Articles in peer-reviewed journals have been assessed before publication by subject experts. This means they are the "gold standard" in academic articles - the top journals in any field are highly likely to be peer-reviewed. You will be normally be expected to use peer-reviewed journal articles in your assignments.
Open access articles are free for the user to read - unlike the majority of articles in the academic world, which are published in journals which cost to view articles individually or require a subscription to the journal. One of the huge advantages of working or studying at Trinity College Dublin is the breadth of journals we subscribe to via the Library - we are paying for your access - but that doesn't help those at institutions with less resources, or independent researchers working outside an academic body.
Many sponsors of academic research now stipulate that the work that flows from their funding must be made available via open access, although that doesn't necessarily preclude publishing the work first in a non-open access journal. For example, a healthy proportion of research published in the traditional journal literature is available in "institutional repositories" where the parent institution makes its researchers paper accessible (such as TCD's TARA, the content of which can be along with other Irish institutions in RIAN). These are normally versions of papers called "pre prints" - the content of the paper is the same, but without the formatting the journal will apply.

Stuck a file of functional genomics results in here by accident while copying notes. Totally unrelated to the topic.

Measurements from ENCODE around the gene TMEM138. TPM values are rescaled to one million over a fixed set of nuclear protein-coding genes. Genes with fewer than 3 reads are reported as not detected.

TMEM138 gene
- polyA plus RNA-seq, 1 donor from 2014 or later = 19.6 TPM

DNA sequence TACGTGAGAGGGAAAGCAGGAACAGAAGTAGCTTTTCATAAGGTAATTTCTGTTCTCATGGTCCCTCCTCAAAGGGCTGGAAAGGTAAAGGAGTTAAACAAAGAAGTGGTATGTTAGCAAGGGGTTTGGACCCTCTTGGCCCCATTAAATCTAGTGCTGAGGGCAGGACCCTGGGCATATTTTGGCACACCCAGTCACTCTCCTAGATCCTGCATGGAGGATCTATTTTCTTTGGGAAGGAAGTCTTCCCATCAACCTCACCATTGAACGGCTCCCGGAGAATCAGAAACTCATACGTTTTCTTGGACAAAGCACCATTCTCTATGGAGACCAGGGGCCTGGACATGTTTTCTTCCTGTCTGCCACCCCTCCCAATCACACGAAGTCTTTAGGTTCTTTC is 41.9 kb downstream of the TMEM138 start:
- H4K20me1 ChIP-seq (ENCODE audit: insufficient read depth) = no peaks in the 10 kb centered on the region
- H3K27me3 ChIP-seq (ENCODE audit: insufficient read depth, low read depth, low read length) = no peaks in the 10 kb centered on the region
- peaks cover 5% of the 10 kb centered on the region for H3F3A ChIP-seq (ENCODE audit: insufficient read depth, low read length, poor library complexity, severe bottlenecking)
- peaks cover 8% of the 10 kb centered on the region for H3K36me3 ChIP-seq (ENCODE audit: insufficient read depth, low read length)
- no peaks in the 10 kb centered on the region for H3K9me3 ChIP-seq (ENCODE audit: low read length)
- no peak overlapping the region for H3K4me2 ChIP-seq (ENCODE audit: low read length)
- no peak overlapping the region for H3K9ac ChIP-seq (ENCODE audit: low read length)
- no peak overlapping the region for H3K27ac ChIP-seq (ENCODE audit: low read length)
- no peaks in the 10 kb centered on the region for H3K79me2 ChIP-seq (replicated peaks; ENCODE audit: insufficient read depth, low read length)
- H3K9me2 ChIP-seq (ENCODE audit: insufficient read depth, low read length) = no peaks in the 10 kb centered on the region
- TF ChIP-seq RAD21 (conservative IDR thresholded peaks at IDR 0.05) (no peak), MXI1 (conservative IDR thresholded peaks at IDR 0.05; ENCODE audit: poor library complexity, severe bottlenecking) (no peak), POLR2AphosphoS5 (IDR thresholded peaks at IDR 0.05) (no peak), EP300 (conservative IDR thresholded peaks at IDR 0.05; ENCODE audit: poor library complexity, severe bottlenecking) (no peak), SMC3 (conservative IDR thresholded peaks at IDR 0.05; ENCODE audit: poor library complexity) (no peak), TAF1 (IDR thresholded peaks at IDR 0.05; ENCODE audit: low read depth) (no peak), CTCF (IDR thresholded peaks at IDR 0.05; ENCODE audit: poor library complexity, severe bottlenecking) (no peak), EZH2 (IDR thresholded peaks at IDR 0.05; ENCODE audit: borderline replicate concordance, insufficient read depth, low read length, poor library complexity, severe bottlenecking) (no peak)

Important to note, that while more journals are making their content at least partially open access directly within the journal website, many demand a hefty fee from the author to do so.
Want to know more about open access or the scholarly publication process? Contact our experts in the Library - Research Information Systems and Services. They can advise on research communication, dissemination and reporting and on maximising the impact of your research.
Take a look at this video on how to find articles using STELLA search, our catalogue.
You can also find papers for your topic in a database (7 min 58 sec). If you are using Google Scholar, download the LEAN library app. to find articles faster. Follow instructions on the Off-campus access page.
To learn more about how to find preprints (advance view of research prior to peer review) take a look at this library guide from the National Library of Medicine. Preprints or "first postings" (APA) provide access to the most recent research literature.